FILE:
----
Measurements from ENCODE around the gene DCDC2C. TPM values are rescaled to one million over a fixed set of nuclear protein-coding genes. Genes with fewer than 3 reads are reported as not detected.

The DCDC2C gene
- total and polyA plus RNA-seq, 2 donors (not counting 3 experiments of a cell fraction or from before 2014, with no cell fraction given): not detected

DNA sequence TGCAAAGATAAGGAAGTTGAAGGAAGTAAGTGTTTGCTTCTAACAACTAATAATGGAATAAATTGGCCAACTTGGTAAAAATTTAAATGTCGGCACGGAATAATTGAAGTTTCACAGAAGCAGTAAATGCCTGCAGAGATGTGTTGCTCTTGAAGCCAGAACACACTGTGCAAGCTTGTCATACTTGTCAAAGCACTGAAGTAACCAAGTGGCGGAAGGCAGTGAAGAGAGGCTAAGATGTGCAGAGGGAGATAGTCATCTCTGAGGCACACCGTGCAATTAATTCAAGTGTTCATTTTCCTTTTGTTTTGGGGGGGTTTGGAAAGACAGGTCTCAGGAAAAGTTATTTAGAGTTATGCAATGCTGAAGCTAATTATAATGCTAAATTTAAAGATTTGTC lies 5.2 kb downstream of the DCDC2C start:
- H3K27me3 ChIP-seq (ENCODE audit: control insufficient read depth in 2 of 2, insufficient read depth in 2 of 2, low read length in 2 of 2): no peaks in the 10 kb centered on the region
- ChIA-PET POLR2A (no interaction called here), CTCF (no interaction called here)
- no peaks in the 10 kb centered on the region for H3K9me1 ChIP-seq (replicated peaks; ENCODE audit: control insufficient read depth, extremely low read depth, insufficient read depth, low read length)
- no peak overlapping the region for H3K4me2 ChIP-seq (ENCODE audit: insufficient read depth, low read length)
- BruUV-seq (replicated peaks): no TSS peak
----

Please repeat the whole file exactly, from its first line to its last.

Measurements from ENCODE around the gene DCDC2C. TPM values are rescaled to one million over a fixed set of nuclear protein-coding genes. Genes with fewer than 3 reads are reported as not detected.

The DCDC2C gene
- total and polyA plus RNA-seq, 2 donors (not counting 3 experiments of a cell fraction or from before 2014, with no cell fraction given): not detected

DNA sequence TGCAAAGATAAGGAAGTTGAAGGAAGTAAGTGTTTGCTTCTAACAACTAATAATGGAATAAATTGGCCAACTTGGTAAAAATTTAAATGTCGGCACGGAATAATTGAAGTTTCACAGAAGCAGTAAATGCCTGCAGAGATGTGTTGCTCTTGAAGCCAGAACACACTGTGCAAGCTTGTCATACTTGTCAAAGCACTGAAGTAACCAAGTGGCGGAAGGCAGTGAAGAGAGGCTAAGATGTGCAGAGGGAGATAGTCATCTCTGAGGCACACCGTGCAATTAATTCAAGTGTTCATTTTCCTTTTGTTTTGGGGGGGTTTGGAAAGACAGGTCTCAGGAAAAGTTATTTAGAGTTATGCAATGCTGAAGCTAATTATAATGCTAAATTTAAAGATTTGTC lies 5.2 kb downstream of the DCDC2C start:
- H3K27me3 ChIP-seq (ENCODE audit: control insufficient read depth in 2 of 2, insufficient read depth in 2 of 2, low read length in 2 of 2): no peaks in the 10 kb centered on the region
- ChIA-PET POLR2A (no interaction called here), CTCF (no interaction called here)
- no peaks in the 10 kb centered on the region for H3K9me1 ChIP-seq (replicated peaks; ENCODE audit: control insufficient read depth, extremely low read depth, insufficient read depth, low read length)
- no peak overlapping the region for H3K4me2 ChIP-seq (ENCODE audit: insufficient read depth, low read length)
- BruUV-seq (replicated peaks): no TSS peak